Wednesday, 31 August 2016

The rank hypocrisy of Obama’s ‘Appletax’ reaction

The US claims the EU's Apple decision is “political”, but it is the American reaction that is guided by politics. And US disrespect for EU law has a long history.

In the summer of 2001, the US government was furious with the European Union.

Iconic American firm General Electric had just seen a multi-billion dollar merger with Honeywell, which had already been cleared by the US, blocked by the European Commission on competition grounds. US politicians were furious, business leaders were flabbergasted. 

Two years later, the newly-emboldened Commission struck again. It slapped a €497 million fine on American tech giant Microsoft for abusing its dominant market position. Again, there was much sabre-rattling in Washington.

Thursday, 11 August 2016

Do the Olympics promote harmony, or suckle nationalism?

An Italian athlete has accepted her silver medal as a European, brandishing the EU flag and declaring "Europe exists!". Why is this such a daring act?

Over the past decade living here in Europe, I've noticed a curious phenomenon every four years. While my American friends back home get wildly excited about the Olympic Games, my friends in Europe seem to greet them with a collective yawn.

This pattern is being bourne out again this year. In the morning, while the Americans are sleeping, my Facebook timeline is bereft of Olympics information. Then, around 2pm, it starts. 'America won this. It lost that. Chinese people are bad at X. Australians are good at Y. Russians are cheaters. This Moldovan athlete is attractive so all Moldovans are attractive. What is Moldova again?' 

I posted this observation on Facebook and asked people why they thought the difference exists. No one in Europe disagreed that Europeans are not so into the games, particularly compared to the Olympics-obsessed Americans. Funny enough, I think Americans assume the rest of the world is watching the games as closely as they are. I certainly did until I moved to Europe.

Tuesday, 9 August 2016

My continuing adventures with the German language

Germany's schlager superstar Helene Fischer
One year on, German continues to frustrate me.

It's been a year since I started learning German and wrote my first blog entry about the language, and some have suggested that I do an update. 

I'm reticent to do so because, to be perfectly honest, my German is really not at a level it should be for someone who started learning it a year ago. But my five-month long winter break in the Americas didn't really aid my process of German-learning. Though I intended to keep studying during my travels via an online course, once I got to Latin America I decided to do a short Spanish course while I was down there instead.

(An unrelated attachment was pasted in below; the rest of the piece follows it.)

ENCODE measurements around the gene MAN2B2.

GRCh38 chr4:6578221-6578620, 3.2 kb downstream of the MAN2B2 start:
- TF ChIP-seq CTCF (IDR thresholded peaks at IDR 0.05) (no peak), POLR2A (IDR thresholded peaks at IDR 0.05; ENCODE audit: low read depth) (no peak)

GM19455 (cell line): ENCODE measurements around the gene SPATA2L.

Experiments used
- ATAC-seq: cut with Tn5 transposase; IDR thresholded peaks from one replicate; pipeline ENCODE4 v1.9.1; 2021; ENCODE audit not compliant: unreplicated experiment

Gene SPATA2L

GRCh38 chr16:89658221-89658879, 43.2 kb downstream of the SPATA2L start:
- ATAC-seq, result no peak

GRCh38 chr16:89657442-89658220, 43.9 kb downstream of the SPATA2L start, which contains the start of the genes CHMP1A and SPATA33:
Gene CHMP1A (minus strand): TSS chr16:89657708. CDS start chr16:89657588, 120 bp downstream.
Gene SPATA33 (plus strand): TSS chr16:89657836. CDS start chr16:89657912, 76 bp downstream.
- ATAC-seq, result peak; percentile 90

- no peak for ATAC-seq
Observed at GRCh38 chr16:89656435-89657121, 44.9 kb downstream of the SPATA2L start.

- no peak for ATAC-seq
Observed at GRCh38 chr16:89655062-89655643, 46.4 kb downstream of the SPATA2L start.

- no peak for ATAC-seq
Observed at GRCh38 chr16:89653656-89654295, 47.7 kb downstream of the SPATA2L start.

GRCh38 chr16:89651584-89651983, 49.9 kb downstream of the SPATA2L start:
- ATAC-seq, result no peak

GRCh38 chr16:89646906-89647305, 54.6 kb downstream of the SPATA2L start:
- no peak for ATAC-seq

Needless to say, when I got back to Berlin in May and resumed my course, it was an overwhelming first day. I felt like I had forgotten everything from my elementary level class the year before and was starting from scratch. Particularly after having spent a few months learning a MUCH easier language (Spanish), I honestly felt like throwing in the towel. 'There are so many Americans here in Berlin that never bother learning German,' thought. 'Why can't I be one of them?'

Monday, 1 August 2016

Erdogan’s Germans

Politicians in Austria and Germany are becoming increasingly alarmed over the Turkish president’s influence in their countries.

Yesterday in Cologne, 30,000 German residents amassed in the city center to pledge allegiance to a foreign leader.

The demonstrators, Turkish immigrants or people of Turkish decent, were following a call to action from Turkish President Recep Tayyip Erdogan, asking people to show solidarity against the attempted military coup on 15 July. They brandished iconographied pictures of the Turkish strongman, waved Turkish flags and chanted their fidelity to Erdogan’s Islamist AKP party.

The Turkish president himself was supposed to address the crowd via a live video address, but this was banned by the police for fear that it would cause the crowd to become "overexcited".